[root@host]# df -h
df: cannot read table of mounted file systems
[root@host]# cat etc/mtab
Parse error at byte 6 (line 1): unexpected token
This is often related to a disk space issue. A post from insanelabs.com recommended freeing up space and then rebuilding /etc/mtab from /proc/mounts like so:
[root@host]# grep -v rootfs /proc/mounts > /etc/mtab
Seemed to do the trick, df is now returning expected results.
Using ‘forefiles’ for file management and cleanup
Use forfiles to show and/or delete files older than X amount of days:
/p = path
/s = subdirectories (recursive)
/m = mask
/d = days
/c = cmd to be run
Show .log files in C:LogFiles (recursively) older than 1 year:
forfiles /p C:LogFiles /s /m *.log /d -365 /c "cmd /c echo @file is at least 1 year old."
Remove .log files in C:LogFiles (recursively) older than 1 year:
forfiles /p C:LogFiles /s /m *.log /d -365 /c "cmd /c del @file"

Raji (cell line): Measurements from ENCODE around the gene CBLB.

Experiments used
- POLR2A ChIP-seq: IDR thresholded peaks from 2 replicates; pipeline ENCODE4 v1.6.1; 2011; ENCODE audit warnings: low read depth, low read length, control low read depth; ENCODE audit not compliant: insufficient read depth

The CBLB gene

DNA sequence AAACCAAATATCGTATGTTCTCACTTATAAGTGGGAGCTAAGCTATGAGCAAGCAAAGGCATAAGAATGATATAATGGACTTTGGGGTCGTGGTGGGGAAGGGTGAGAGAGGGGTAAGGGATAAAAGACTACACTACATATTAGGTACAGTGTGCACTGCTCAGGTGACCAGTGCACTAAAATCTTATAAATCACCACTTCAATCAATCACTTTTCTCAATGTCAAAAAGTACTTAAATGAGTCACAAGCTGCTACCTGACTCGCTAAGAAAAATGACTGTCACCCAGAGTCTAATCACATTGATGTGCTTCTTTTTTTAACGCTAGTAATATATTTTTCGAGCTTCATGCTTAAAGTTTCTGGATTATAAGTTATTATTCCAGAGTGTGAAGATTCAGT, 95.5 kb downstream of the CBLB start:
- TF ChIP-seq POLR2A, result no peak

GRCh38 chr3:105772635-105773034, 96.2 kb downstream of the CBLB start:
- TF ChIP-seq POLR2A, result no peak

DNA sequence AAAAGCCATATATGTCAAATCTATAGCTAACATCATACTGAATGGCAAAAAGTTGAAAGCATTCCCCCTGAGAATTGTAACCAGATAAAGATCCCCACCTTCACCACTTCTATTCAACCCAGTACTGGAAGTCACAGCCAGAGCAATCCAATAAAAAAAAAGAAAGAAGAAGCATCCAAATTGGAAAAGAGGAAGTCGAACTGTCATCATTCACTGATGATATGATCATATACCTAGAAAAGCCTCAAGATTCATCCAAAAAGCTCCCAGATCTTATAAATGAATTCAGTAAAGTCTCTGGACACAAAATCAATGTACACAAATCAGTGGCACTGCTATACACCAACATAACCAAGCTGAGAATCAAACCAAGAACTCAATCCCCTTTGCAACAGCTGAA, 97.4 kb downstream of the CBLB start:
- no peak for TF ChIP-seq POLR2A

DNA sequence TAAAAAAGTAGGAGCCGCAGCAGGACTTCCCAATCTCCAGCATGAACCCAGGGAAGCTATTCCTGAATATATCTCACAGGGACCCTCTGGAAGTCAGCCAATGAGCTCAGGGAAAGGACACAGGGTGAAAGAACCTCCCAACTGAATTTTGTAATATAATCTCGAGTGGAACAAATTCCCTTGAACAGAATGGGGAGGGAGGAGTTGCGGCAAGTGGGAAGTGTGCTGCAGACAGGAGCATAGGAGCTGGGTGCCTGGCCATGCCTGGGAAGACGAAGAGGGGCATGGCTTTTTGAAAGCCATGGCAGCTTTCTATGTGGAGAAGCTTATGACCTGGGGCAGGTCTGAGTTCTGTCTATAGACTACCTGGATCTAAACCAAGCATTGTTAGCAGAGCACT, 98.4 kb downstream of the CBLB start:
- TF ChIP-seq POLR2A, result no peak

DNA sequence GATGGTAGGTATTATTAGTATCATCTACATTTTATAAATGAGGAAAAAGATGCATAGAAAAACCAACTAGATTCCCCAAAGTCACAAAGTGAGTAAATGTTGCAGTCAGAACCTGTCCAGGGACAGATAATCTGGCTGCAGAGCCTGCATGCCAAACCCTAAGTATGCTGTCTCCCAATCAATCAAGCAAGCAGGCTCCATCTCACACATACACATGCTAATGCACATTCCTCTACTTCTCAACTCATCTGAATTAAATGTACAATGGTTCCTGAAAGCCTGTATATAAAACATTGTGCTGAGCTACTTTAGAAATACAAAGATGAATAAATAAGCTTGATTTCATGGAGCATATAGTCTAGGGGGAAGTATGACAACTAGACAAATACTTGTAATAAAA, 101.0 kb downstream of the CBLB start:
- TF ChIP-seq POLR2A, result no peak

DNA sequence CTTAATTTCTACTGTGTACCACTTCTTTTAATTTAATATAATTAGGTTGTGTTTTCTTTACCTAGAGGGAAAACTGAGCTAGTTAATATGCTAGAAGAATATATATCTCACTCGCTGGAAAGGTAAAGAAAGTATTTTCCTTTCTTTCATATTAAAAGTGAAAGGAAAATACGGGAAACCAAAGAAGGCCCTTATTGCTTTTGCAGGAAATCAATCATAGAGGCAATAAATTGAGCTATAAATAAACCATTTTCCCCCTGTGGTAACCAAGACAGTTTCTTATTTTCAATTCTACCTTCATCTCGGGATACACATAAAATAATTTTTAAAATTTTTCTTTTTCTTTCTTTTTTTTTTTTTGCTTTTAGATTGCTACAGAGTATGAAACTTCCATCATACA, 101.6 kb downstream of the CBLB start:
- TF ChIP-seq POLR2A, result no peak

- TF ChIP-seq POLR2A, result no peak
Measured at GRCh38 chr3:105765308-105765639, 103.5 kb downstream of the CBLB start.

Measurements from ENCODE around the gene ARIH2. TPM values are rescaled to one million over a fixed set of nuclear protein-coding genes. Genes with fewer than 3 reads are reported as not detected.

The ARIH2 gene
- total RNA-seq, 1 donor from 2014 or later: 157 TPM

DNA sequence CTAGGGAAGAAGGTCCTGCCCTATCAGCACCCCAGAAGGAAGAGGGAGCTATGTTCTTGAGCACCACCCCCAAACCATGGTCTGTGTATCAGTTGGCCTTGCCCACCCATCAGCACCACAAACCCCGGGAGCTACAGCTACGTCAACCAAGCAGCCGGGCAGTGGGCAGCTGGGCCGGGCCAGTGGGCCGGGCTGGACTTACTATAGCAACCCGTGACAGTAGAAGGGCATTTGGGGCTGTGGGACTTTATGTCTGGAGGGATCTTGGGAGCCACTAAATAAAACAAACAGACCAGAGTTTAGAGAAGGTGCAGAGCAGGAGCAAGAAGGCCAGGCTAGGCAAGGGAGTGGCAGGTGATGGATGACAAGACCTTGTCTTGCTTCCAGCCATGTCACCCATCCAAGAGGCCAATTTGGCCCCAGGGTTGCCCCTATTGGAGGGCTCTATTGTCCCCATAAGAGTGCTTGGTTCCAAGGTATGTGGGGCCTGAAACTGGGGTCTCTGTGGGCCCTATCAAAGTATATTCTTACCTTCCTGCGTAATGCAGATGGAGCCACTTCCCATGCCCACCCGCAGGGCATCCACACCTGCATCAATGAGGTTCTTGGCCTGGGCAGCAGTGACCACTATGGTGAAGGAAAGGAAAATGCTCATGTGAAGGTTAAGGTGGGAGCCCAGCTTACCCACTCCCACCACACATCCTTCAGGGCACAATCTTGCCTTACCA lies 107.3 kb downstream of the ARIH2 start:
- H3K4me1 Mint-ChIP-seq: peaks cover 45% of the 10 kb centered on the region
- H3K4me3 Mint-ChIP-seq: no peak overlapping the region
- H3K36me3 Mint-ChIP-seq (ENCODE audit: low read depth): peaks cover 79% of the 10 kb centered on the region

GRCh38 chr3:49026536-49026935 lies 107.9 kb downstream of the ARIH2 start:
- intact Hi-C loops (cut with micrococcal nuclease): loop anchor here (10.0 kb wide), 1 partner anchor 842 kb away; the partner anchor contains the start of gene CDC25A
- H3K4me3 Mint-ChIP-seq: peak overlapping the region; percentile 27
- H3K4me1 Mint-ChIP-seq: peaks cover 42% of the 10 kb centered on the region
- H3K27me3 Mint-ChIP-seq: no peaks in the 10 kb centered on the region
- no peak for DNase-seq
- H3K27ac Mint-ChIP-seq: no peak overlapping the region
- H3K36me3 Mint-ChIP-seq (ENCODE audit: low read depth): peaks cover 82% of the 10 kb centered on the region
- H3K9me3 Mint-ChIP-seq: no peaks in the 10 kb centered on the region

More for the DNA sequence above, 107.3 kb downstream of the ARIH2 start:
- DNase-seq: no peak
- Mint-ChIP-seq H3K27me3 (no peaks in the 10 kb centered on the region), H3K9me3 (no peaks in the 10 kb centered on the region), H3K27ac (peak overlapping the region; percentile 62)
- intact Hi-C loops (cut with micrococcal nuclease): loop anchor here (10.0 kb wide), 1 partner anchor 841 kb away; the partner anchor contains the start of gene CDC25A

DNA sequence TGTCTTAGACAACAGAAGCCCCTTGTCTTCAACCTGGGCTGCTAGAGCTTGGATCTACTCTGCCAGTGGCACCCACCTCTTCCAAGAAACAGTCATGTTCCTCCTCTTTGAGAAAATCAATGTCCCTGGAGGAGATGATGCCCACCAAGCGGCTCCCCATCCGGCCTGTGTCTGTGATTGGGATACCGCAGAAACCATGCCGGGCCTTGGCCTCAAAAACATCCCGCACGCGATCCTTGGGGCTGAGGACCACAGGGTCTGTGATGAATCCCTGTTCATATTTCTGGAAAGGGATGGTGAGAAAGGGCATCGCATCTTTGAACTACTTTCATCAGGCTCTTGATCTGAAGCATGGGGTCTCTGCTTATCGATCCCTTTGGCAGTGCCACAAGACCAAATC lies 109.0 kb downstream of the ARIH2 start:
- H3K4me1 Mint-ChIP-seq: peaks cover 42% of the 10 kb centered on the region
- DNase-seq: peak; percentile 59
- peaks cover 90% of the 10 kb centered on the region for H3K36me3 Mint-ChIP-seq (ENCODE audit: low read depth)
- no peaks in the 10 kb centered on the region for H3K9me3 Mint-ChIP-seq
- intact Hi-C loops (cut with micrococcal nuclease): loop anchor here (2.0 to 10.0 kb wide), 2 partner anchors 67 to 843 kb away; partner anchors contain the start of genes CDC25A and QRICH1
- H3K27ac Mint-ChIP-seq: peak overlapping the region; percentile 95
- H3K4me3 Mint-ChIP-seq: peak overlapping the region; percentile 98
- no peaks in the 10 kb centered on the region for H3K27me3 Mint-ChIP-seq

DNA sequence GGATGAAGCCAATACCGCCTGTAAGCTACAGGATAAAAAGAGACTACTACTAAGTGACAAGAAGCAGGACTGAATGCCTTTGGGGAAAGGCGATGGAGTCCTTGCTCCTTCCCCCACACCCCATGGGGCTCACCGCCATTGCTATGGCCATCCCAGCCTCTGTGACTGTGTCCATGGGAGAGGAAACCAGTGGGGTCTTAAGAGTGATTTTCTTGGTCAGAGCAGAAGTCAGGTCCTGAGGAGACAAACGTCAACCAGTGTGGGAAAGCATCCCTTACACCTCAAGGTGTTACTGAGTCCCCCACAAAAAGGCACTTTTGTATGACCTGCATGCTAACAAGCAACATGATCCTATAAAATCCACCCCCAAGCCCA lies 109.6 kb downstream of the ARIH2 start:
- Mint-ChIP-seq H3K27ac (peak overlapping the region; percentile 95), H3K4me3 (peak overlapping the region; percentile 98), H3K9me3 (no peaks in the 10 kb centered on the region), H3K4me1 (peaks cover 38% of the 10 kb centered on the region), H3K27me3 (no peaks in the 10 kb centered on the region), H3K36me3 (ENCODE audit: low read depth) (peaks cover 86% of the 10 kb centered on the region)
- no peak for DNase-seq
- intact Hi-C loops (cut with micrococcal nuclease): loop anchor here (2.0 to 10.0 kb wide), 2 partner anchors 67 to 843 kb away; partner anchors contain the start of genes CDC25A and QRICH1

Save as a .bat and schedule it.
PenDriveLinux.com has a great article on accessing Ext2 and Ext3 partitions from Windows. There are various other ways to do this, but a really quick, simple way (no messing around with mount commands or fstab!) is to use Ext2Fsd. The PenDriveLinux article has
detailed instructions, including screenshots, but it’s really as simple as:
1) Download Ext2Fsd and install.
2) Run Ext2Fsd, assign a drive letter to your Linux drive and reboot.
This makes me much happier about my dual boot configuration (Vista and Ubuntu 9.04), which was previously a pain to manage files between operating systems.